Cache me if you can: geocaching has Hongkongers discovering their inner Indiana Jones, with a little help from a GPS
The ‘world’s largest treasure hunt’ is taking place all around as geocachers search for more than 3,000 hidden stores in Hong Kong using only a phone
On first mention the concept of geocaching might conjure up images of an Indiana Jones for the digital age, searching caves of mystery, avoiding booby traps and escaping angry locals.
Dubbed “the world’s largest treasure hunt”, geocachers place hidden stores of various shapes and sizes in locations around the world, and use a smartphone or global positioning system receiver, coordinates and clues to track down the cache.
There are more than 10 million geocachers worldwide, with 1,000 in Hong Kong, and more than 2.5 million caches to be found around the globe. Some 3,000 caches are hidden in Hong Kong.
Watch: Treasure hunters enjoy Geocaching
There are Facebook groups ready to help newbies who can assist with organising group meets of fellow geocachers.
To get started, you first need to create an account via the geocaching website at geocaching.com. Next, you select the geocache you want to find, and are then given a set of GPS coordinates that you use to navigate your way to the cache using your smartphone or GPS receiver.
The very first cache was hidden on May 3, 2000 – a day after the United States government removed a feature known as selective availability from GPS systems that added intentional, time varying errors of up to 100 metres to publicly available navigation signals. This feature was used to deny an enemy the use of civilian GPS receivers. The removal of it allowed the public to receive accurate coordinates for their targets for the first time, and thus geocaching was born.
Hong Kong had its first cache placed on October 21, 2001.
You won’t find gold, diamonds or rubies in a cache. Instead you will most likely find a waterproof container with a piece of paper inside along with tradeable trinkets or knick-knacks, which all act as clues to the location of another cache or clue, or a travel bug – instructions to take the cache to another place in the city or even to another country.
Participants say the activity gets them outside to places they have only previously seen on Google Street View.
“You get to see so much of Hong Kong. My wife’s Chinese and I’ve seen more of Hong Kong than she has,” Tim Teahan, a local school teacher and avid geocacher, says.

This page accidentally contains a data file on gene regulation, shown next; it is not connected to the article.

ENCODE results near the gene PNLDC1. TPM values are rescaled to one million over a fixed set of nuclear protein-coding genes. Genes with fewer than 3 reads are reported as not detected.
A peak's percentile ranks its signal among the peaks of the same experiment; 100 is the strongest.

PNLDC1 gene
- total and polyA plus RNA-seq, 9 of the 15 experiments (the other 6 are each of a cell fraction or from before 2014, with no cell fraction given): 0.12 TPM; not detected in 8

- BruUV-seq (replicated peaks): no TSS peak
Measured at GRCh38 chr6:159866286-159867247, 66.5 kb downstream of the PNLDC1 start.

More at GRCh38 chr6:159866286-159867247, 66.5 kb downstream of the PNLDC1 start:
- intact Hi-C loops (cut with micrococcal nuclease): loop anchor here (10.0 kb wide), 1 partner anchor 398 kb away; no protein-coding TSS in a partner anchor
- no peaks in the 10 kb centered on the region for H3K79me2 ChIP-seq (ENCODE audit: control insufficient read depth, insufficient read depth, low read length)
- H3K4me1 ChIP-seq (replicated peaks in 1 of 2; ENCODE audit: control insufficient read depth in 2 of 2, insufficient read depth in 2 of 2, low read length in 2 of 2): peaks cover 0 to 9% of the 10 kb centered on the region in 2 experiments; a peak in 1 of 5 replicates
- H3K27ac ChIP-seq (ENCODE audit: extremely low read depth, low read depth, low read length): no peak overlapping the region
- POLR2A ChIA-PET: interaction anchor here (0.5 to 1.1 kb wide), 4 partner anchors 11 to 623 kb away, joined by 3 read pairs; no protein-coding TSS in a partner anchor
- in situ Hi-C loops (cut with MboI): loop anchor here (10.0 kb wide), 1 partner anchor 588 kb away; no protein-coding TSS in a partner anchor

“Geocaching has taken me to exotic locations. Before I started geocaching I wasn’t much of a hiker. I go hiking quite a lot now since I started geocaching.”
During a geocaching search at Cornwall Street Park in Kowloon Tong, the GPS coordinates and clues left by another player lead Teahan, and fellow geocachers Geoff Scollick and Sophia Wong, to a small pond. After some careful searching, Tim removes a magnetically attached “no climbing” sign to reveal a small plastic bag with a tiny log book inside.
Scollick marks down his user name and the date in the log book, puts it back in the plastic bag and reattaches the “no climbing” sign in exactly the same place he found it. The find is then logged through the app or on the website.
Even while on holiday, one of the first things dedicated geocachers do once they settle into a hotel is see what caches are nearby.
On a trip to Taiwan, Teahan made two finds near Taipei 101, the island’s tallest building.
“We go to the United Kingdom once a year and we go to lost pubs, we go to churches, different places of history,” Scollick says.
There are five levels of difficulty for a cache search. The levels are determined by whether an overnight stay is required, the distance from the nearest public transport station or car park, the amount of overgrowth that must be navigated through, the terrain elevation and the level of difficulty finding the cache once you’ve arrived at the coordinates.
Some caches require ladders, climbing equipment and even scuba diving gear. It all depends on how adventurous you are.
“In Shing Mun Valley … you go in through army trenches and you’re popping your head out and checking the GPS – because it doesn’t work in the trench – you use torches to go through and find the geocache,” Teahan says.
There are times when a cache is no longer there due to a cleaner having assumed it to be rubbish and taking it away, or non-players – known as “muggles” – checking what a geocacher found and taking it or just simply tossing it.
For anyone looking for serious adventure, there are even caches in Antarctica and space. Safe to say the difficulty level for those is a five.
What’s it called: geocaching
Who can do it: open to all
How much does it cost: free
How many people are doing it in Hong Kong: 1,000+
Where: caches are found all over the world
Where can I learn more: www.geocaching.com
Who’s doing it in Hong Kong: Geocaching Hong Kong www.facebook.com/groups/geocachinghongkong
What equipment do I need: smartphone or GPS receiver